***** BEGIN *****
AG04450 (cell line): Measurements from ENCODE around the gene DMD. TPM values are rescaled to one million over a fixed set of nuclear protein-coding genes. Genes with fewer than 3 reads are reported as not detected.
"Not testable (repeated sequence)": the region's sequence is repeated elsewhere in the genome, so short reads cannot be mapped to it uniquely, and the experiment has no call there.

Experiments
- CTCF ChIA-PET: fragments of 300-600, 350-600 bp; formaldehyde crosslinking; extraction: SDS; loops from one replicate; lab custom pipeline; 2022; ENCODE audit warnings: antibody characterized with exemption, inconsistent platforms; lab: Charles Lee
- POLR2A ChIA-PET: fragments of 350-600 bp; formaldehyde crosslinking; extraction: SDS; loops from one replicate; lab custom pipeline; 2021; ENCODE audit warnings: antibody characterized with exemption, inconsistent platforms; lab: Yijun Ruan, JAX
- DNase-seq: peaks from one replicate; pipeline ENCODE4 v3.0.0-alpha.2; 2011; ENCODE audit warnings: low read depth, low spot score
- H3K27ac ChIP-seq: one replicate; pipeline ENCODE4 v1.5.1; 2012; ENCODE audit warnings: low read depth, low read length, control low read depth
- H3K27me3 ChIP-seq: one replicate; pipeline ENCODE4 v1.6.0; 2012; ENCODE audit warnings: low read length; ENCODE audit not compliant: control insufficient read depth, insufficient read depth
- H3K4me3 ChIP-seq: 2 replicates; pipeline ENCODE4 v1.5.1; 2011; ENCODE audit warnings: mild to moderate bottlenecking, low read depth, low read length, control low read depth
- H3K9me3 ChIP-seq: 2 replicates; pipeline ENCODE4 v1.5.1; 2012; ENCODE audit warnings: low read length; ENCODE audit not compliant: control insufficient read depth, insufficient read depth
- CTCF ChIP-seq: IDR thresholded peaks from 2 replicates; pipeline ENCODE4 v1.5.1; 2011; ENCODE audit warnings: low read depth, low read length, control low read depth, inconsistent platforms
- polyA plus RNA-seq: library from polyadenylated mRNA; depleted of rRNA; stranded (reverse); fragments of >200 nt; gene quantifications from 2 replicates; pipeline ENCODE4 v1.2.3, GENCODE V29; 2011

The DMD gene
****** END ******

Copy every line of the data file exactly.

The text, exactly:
AG04450 (cell line): Measurements from ENCODE around the gene DMD. TPM values are rescaled to one million over a fixed set of nuclear protein-coding genes. Genes with fewer than 3 reads are reported as not detected.
"Not testable (repeated sequence)": the region's sequence is repeated elsewhere in the genome, so short reads cannot be mapped to it uniquely, and the experiment has no call there.

Experiments
- CTCF ChIA-PET: fragments of 300-600, 350-600 bp; formaldehyde crosslinking; extraction: SDS; loops from one replicate; lab custom pipeline; 2022; ENCODE audit warnings: antibody characterized with exemption, inconsistent platforms; lab: Charles Lee
- POLR2A ChIA-PET: fragments of 350-600 bp; formaldehyde crosslinking; extraction: SDS; loops from one replicate; lab custom pipeline; 2021; ENCODE audit warnings: antibody characterized with exemption, inconsistent platforms; lab: Yijun Ruan, JAX
- DNase-seq: peaks from one replicate; pipeline ENCODE4 v3.0.0-alpha.2; 2011; ENCODE audit warnings: low read depth, low spot score
- H3K27ac ChIP-seq: one replicate; pipeline ENCODE4 v1.5.1; 2012; ENCODE audit warnings: low read depth, low read length, control low read depth
- H3K27me3 ChIP-seq: one replicate; pipeline ENCODE4 v1.6.0; 2012; ENCODE audit warnings: low read length; ENCODE audit not compliant: control insufficient read depth, insufficient read depth
- H3K4me3 ChIP-seq: 2 replicates; pipeline ENCODE4 v1.5.1; 2011; ENCODE audit warnings: mild to moderate bottlenecking, low read depth, low read length, control low read depth
- H3K9me3 ChIP-seq: 2 replicates; pipeline ENCODE4 v1.5.1; 2012; ENCODE audit warnings: low read length; ENCODE audit not compliant: control insufficient read depth, insufficient read depth
- CTCF ChIP-seq: IDR thresholded peaks from 2 replicates; pipeline ENCODE4 v1.5.1; 2011; ENCODE audit warnings: low read depth, low read length, control low read depth, inconsistent platforms
- polyA plus RNA-seq: library from polyadenylated mRNA; depleted of rRNA; stranded (reverse); fragments of >200 nt; gene quantifications from 2 replicates; pipeline ENCODE4 v1.2.3, GENCODE V29; 2011

The DMD gene